Somewhere in the Music

This video was created as a strange sort of surprise Christmas gift for the band back in 2013. I wrote the narration as part of a creative nonfiction workshop for my MFA program and then worked with my sister, Caitlyn, on turning that writing into a video. What we ended up with was, “Somewhere in the Music.” Caitlyn and I kept the video essay a secret for a little while, showing it for the first time at our first ever band Christmas party (which has now become a serious tradition). That was just months after the release of Young – the band’s debut album. Young had done well so we were all really excited and very optimistic about the future. Looking back now I realize how little we understood about the process of “making it” as a band. I guess we knew enough to keep moving though because we’ve come a long way in the last few years and we are still excited and optimistic about the future. That isn’t to say that I feel like we’ve “made it” because we still have a long way to go. And truthfully I still have a lot more questions than answers. I doubt that will ever change and I’m okay with that. I think if I were ever to get to a point that I felt like I had it all figured out then all the life/energy would go out of it and I’d probably start looking for other ways to spend my time. The last thing I’ll mention is that after re-watching this for the first time in years I am reminded, and still blown away, by how many people jumped in and helped the ball get rolling for...

Syd: Notes from Urban Lounge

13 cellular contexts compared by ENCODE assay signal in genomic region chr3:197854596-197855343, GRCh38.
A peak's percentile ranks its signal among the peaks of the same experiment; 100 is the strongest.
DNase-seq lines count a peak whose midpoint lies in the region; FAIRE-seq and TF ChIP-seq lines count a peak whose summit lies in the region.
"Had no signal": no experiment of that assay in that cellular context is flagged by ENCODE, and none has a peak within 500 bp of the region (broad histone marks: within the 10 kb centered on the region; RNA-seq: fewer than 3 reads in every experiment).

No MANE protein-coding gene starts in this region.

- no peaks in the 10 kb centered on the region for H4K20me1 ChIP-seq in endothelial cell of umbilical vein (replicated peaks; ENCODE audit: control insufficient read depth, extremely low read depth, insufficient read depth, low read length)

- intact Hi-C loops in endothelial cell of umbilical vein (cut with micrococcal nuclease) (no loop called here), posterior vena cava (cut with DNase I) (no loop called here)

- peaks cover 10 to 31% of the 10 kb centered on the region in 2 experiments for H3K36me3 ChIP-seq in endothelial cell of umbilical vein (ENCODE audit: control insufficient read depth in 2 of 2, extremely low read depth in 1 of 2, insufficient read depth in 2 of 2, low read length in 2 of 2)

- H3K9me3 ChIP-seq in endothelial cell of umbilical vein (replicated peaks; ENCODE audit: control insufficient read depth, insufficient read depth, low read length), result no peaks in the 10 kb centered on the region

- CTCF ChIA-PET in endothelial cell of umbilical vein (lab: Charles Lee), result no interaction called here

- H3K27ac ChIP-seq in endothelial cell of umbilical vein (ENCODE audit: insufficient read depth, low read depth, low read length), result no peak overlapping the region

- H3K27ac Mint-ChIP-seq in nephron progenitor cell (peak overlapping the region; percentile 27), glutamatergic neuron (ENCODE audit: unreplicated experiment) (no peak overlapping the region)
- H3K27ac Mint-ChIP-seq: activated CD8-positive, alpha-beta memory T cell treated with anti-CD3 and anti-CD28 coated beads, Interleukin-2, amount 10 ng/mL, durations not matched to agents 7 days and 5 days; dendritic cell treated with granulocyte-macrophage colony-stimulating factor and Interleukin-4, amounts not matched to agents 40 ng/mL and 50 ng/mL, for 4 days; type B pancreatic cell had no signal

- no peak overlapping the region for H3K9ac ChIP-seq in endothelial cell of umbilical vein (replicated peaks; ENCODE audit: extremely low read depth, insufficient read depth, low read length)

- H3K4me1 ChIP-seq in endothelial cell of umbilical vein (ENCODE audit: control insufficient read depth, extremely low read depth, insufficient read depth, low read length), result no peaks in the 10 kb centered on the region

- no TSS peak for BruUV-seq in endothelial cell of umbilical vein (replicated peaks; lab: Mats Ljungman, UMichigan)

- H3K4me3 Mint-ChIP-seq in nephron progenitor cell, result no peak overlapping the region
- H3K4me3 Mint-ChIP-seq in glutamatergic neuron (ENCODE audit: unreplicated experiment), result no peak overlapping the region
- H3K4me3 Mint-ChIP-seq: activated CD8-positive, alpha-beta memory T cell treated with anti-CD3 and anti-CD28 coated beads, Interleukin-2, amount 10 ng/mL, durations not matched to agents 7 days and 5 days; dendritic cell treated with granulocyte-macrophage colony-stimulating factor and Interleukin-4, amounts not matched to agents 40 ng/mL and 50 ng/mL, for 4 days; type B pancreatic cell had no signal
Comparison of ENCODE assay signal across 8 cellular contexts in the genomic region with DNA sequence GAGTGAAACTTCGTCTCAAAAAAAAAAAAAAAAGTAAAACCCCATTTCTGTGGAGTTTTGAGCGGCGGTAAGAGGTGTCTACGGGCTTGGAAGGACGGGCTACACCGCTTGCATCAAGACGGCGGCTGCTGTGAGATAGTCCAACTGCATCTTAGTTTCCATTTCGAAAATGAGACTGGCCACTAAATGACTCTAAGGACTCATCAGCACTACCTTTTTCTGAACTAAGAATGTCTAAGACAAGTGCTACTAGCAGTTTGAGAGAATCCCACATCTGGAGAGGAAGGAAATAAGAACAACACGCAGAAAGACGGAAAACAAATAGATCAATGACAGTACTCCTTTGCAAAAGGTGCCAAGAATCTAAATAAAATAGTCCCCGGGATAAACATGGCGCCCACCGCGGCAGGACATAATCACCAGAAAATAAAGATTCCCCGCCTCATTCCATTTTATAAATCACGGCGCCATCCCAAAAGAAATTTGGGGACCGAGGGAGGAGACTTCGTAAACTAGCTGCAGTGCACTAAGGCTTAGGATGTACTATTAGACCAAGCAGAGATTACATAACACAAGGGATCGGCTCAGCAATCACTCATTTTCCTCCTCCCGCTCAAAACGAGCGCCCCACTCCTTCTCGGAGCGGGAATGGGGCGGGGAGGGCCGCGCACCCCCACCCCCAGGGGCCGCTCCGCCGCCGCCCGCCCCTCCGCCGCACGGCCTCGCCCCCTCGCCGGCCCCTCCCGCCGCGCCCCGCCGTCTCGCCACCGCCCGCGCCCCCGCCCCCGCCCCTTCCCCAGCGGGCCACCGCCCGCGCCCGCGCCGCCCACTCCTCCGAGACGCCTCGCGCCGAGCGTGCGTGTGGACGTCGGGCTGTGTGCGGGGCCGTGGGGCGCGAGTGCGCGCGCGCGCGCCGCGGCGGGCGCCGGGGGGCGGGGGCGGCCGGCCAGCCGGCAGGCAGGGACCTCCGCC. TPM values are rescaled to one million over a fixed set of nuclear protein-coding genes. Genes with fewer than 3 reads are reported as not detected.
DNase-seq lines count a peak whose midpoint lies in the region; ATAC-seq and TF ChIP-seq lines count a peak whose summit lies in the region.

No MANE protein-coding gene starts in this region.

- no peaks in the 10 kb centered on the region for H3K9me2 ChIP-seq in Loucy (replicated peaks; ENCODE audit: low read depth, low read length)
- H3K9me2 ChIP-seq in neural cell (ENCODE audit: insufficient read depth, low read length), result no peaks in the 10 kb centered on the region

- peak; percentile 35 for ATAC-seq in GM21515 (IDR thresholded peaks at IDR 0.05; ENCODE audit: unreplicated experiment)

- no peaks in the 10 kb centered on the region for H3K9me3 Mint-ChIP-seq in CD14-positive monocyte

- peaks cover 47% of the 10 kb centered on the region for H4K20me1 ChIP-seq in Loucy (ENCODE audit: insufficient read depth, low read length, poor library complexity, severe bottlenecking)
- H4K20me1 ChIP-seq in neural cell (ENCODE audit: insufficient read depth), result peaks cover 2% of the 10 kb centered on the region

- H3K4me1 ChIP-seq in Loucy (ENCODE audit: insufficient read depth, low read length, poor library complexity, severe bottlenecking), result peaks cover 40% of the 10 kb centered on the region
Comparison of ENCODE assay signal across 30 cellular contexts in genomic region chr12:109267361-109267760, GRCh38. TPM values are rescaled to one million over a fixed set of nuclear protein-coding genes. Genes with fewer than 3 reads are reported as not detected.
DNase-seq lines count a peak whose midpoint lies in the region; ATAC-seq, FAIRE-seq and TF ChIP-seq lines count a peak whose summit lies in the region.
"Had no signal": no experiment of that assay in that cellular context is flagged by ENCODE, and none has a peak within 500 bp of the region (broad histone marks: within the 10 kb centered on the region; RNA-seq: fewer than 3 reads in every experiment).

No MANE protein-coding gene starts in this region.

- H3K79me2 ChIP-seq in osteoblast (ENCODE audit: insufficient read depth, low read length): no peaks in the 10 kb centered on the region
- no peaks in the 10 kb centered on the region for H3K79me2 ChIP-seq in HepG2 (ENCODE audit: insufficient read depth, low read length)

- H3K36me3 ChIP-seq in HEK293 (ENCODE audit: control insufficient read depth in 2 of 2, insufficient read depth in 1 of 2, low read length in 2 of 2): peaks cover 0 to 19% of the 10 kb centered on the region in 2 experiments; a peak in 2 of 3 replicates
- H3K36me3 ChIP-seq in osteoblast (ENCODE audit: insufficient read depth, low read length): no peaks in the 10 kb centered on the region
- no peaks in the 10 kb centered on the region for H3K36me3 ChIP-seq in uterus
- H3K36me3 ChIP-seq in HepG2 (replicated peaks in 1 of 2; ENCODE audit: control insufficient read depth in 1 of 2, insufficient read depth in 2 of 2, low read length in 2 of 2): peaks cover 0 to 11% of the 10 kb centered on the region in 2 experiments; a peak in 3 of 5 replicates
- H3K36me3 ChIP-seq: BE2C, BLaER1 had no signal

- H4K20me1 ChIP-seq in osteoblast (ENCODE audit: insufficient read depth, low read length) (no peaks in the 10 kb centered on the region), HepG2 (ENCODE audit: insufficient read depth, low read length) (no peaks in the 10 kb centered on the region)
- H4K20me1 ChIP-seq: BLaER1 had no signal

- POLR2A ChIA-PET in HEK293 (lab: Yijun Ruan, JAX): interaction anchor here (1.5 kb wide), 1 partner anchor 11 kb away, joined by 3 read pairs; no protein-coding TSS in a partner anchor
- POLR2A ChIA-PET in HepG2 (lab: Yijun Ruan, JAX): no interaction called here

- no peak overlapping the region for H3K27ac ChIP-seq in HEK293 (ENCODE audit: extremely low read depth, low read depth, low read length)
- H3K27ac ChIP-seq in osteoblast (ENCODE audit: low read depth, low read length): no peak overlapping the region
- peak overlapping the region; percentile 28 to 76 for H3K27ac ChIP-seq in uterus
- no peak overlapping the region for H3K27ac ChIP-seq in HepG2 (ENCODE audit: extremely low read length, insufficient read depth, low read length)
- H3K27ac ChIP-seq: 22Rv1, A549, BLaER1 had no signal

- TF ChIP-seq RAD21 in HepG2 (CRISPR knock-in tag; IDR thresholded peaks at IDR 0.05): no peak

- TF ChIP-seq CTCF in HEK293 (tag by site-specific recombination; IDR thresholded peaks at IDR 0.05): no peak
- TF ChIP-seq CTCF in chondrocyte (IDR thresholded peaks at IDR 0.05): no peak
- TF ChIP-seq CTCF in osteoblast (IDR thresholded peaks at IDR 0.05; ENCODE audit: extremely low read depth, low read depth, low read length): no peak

We played a show in SLC the other night to a sold out crowd. This is something that still blows me away. I’m usually happy if anyone shows up at all. Since I didn’t grow up as a performer, most of my experience with live music has been as a fan. And that’s still something I love. I love the feeling I get being in a room full of people who for a moment are on the same page as I am. I love seeing the passion that the artist brings, the stories they tell, the show they put on. I love the lights, the sounds, the energy. There are so many feelings. Things I don’t feel in other places. And it was only until a few years ago that this has been the only experience I have had with live music. I never really thought about what it might be like to be on the stage. Over the years, playing multiple shows in multiple cities, my perspective has changed. I think people would be surprised at how ordinary someone on a stage might feel, based on my experience, at least. For instance, a lot of time I worry that what I’m wearing isn’t the right thing, or that I look so sweaty that someone will think I ran to the venue. I worry that I can’t hear myself singing as clearly as I would like to so I might be off-key at some points. I sometimes try to make jokes that hundreds of people will laugh at… yikes. Or something happens, like my pedal sliding forward mid-song, and I don’t want to bend down and move it. So I grab...